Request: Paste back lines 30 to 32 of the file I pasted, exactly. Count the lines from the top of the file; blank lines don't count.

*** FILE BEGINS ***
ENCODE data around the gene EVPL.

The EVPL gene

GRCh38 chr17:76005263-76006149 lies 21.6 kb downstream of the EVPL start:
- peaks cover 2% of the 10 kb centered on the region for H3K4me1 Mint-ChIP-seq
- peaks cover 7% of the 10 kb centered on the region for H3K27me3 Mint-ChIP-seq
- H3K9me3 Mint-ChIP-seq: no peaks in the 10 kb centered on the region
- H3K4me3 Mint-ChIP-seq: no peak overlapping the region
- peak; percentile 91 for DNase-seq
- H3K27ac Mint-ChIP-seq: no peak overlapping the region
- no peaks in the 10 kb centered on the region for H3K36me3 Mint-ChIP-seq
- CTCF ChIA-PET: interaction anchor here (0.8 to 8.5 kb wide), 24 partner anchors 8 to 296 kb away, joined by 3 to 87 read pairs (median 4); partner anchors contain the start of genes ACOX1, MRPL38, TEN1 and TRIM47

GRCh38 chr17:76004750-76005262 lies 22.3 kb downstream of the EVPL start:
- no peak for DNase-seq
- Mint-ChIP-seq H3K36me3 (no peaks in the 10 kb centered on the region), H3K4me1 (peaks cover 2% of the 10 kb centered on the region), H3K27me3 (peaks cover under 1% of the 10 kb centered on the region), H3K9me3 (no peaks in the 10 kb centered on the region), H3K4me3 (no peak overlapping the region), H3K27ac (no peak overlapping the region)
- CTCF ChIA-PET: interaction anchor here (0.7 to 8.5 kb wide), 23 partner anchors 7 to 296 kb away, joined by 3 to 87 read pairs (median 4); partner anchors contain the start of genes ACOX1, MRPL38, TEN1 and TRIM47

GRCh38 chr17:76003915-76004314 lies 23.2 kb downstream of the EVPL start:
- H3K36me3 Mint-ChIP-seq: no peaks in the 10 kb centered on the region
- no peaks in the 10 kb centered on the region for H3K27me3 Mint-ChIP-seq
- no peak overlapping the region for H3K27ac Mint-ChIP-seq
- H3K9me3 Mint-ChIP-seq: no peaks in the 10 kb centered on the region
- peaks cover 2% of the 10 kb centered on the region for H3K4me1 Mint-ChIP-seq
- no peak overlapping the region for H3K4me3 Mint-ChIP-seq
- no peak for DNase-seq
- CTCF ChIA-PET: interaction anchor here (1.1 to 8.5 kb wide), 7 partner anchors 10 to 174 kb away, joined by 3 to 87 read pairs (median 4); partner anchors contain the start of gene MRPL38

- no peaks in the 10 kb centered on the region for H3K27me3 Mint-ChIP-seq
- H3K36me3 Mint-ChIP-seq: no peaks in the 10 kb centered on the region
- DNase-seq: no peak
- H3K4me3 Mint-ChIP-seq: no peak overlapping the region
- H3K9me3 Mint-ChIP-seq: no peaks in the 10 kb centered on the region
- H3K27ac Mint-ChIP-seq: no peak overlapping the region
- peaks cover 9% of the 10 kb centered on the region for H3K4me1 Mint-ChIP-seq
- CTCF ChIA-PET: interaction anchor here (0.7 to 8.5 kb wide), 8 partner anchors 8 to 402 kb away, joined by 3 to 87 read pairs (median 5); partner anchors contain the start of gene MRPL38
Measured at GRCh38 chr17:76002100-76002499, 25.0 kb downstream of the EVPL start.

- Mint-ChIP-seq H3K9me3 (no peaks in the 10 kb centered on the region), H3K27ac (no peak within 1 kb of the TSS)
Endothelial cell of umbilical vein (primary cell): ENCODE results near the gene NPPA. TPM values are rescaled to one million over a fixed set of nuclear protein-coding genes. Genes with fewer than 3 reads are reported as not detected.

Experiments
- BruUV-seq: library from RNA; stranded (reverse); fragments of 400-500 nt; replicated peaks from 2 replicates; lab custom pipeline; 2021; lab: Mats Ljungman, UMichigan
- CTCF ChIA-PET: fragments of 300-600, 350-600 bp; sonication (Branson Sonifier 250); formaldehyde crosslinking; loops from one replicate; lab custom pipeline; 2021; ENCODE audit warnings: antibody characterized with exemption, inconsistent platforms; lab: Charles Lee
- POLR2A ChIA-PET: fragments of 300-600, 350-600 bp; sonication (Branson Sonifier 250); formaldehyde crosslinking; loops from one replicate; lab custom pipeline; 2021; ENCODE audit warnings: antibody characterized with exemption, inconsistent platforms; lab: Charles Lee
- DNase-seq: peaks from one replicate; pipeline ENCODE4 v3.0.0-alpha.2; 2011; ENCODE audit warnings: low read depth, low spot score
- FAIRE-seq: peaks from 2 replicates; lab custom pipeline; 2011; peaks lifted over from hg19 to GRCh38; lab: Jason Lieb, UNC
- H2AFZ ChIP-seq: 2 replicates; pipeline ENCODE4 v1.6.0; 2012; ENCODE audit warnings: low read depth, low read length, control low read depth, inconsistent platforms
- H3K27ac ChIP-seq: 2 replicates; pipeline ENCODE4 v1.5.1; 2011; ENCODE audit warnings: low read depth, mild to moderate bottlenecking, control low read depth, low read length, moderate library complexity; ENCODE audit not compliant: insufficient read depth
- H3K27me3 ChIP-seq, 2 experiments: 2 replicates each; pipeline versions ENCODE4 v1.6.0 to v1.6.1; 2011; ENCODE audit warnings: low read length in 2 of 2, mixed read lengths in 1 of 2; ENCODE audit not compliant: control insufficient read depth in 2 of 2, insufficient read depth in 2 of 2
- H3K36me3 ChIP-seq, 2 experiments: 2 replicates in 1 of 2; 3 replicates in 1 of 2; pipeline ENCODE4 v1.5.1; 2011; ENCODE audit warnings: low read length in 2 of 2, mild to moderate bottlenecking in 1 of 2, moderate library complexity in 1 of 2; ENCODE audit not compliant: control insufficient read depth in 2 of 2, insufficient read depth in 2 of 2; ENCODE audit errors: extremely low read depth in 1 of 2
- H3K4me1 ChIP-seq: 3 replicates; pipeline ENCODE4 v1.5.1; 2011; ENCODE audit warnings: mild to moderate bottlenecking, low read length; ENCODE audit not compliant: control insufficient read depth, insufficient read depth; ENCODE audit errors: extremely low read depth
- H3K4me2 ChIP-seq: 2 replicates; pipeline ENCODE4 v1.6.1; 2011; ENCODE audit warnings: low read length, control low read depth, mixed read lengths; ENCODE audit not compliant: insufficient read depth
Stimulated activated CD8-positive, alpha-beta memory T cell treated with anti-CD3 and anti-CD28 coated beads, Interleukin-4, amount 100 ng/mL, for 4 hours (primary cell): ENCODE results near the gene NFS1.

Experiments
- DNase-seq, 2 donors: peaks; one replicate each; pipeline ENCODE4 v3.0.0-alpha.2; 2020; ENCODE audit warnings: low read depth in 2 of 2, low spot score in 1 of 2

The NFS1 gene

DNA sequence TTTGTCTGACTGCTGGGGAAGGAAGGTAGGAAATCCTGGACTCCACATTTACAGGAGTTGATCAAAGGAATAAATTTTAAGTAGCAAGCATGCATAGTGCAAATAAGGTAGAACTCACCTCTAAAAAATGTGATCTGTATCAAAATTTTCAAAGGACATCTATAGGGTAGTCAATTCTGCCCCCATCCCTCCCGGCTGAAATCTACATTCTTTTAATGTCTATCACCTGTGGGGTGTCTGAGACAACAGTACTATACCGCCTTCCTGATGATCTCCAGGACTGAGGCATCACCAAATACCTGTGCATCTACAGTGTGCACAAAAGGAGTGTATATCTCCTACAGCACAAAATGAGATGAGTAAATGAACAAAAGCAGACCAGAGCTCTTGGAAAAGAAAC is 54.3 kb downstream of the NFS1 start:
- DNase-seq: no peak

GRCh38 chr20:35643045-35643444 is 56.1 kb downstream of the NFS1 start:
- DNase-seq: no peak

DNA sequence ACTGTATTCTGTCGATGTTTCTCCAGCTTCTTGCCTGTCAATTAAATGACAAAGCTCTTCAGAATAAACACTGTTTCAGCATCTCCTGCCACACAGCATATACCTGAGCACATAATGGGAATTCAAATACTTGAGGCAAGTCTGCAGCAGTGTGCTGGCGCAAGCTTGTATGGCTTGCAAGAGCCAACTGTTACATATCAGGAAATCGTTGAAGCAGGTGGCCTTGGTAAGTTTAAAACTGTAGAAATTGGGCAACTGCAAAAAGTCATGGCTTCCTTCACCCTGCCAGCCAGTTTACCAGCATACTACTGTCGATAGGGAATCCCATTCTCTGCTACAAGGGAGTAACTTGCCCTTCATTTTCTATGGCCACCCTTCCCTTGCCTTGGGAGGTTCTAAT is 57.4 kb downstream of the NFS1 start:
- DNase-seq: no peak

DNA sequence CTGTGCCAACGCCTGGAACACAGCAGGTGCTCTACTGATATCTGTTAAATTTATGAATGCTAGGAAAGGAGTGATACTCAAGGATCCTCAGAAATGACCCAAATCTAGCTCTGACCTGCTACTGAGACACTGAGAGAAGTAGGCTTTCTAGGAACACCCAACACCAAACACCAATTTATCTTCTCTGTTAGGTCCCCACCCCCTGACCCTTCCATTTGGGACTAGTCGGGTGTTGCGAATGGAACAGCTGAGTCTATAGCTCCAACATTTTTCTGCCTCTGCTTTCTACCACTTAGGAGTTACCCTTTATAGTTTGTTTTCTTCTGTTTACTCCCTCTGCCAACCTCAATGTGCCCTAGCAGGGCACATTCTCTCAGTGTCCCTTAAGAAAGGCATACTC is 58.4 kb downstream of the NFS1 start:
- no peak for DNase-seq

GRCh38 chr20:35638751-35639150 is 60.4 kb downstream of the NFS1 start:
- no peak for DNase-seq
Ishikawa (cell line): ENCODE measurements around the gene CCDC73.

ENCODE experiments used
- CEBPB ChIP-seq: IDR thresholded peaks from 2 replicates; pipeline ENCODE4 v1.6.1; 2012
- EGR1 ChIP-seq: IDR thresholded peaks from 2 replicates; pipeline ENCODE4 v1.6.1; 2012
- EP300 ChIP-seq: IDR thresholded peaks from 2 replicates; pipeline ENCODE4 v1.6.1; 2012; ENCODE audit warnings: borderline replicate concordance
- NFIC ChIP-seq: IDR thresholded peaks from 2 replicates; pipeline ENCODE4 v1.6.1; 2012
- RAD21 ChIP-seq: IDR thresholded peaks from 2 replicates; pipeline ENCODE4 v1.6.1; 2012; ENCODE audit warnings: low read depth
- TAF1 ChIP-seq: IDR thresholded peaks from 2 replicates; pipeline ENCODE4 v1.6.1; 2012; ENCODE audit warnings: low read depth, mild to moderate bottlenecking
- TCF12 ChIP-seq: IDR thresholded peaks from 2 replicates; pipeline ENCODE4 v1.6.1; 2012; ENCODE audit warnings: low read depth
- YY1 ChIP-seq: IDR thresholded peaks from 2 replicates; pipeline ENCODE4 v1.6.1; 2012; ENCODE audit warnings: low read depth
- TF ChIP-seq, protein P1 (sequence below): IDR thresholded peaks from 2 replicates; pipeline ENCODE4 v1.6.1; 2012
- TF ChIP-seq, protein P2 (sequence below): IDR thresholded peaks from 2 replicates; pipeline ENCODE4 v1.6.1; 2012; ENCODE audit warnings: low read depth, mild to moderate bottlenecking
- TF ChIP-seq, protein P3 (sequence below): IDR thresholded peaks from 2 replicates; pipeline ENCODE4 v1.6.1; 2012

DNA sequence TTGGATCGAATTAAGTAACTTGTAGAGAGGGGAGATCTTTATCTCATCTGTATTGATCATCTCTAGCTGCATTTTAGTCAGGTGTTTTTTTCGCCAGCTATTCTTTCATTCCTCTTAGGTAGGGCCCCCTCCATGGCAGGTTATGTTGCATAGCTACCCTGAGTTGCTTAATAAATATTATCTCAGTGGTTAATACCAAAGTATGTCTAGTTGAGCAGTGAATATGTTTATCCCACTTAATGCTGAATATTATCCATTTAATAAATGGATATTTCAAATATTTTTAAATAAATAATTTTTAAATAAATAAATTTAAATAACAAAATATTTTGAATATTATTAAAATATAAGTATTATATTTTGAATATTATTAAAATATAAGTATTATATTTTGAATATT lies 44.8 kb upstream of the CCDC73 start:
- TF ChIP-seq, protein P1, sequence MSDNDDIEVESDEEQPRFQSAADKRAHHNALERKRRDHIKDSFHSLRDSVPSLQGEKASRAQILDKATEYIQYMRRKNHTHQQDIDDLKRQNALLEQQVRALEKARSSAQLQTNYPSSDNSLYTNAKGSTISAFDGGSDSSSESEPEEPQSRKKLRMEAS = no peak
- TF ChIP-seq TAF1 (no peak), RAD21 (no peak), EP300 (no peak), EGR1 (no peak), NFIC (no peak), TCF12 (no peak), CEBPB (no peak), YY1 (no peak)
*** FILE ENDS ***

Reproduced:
- H3K27ac Mint-ChIP-seq: no peak overlapping the region
- peaks cover 9% of the 10 kb centered on the region for H3K4me1 Mint-ChIP-seq
- CTCF ChIA-PET: interaction anchor here (0.7 to 8.5 kb wide), 8 partner anchors 8 to 402 kb away, joined by 3 to 87 read pairs (median 5); partner anchors contain the start of gene MRPL38